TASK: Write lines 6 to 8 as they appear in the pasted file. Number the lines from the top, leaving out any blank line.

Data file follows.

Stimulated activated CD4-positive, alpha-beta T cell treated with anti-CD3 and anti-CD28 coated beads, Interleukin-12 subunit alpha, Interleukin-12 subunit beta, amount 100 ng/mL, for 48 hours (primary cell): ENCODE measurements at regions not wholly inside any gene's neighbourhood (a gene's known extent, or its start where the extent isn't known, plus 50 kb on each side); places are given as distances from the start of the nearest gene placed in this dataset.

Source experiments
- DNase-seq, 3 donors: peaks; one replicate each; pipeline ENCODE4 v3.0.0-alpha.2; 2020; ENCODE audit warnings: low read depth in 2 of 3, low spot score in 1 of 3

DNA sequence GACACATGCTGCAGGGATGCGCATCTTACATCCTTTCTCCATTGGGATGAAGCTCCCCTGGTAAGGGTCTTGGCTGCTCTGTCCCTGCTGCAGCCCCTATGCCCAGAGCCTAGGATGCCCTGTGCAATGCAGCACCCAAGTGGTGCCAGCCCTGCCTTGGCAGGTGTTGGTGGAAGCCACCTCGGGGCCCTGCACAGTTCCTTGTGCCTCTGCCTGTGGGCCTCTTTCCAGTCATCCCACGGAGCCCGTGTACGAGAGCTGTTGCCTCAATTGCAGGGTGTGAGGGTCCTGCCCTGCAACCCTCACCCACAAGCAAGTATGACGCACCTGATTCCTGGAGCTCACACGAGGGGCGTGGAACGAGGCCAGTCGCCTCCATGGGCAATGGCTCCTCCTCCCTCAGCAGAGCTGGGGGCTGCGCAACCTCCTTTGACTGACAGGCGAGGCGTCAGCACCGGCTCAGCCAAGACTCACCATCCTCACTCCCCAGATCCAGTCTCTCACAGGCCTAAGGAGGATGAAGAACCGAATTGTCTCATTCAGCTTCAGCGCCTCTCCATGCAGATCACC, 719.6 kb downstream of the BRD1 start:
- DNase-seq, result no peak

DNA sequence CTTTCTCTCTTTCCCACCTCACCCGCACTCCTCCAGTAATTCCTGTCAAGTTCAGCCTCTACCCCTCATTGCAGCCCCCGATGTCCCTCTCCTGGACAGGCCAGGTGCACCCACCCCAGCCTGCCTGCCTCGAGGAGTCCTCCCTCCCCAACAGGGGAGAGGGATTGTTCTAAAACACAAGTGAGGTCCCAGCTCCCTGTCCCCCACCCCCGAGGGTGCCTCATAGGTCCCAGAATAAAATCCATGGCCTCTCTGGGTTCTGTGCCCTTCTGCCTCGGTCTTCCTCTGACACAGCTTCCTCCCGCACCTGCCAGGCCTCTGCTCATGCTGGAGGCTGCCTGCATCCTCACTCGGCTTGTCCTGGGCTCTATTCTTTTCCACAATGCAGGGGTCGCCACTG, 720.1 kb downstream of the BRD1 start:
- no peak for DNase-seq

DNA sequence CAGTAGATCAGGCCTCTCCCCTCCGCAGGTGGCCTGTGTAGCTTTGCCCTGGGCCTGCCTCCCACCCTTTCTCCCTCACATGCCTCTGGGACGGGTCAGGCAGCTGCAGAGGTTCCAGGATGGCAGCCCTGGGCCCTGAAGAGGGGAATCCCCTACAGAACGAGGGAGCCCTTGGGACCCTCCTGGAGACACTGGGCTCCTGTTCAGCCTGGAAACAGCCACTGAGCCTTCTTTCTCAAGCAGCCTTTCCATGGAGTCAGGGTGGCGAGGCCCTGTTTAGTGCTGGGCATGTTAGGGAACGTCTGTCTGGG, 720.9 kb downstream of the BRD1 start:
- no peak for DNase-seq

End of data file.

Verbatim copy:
DNA sequence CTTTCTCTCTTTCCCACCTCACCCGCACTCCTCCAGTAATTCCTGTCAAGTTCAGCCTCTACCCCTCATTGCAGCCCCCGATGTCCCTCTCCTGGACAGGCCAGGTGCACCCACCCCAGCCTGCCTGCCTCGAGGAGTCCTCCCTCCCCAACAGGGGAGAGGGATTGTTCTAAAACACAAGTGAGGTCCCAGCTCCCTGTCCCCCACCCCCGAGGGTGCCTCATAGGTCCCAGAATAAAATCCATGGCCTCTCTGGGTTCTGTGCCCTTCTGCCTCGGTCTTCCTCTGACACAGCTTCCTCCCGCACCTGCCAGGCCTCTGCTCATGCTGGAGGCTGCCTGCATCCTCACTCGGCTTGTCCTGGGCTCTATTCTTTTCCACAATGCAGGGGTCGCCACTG, 720.1 kb downstream of the BRD1 start:
- no peak for DNase-seq

DNA sequence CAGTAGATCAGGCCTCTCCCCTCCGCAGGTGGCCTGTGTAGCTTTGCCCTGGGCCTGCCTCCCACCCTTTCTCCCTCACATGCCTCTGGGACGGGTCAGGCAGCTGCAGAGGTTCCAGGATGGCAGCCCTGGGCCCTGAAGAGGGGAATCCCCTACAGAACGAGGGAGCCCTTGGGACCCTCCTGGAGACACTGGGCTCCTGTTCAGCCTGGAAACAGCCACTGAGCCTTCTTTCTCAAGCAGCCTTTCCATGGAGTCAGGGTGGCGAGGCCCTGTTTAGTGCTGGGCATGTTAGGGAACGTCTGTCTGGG, 720.9 kb downstream of the BRD1 start: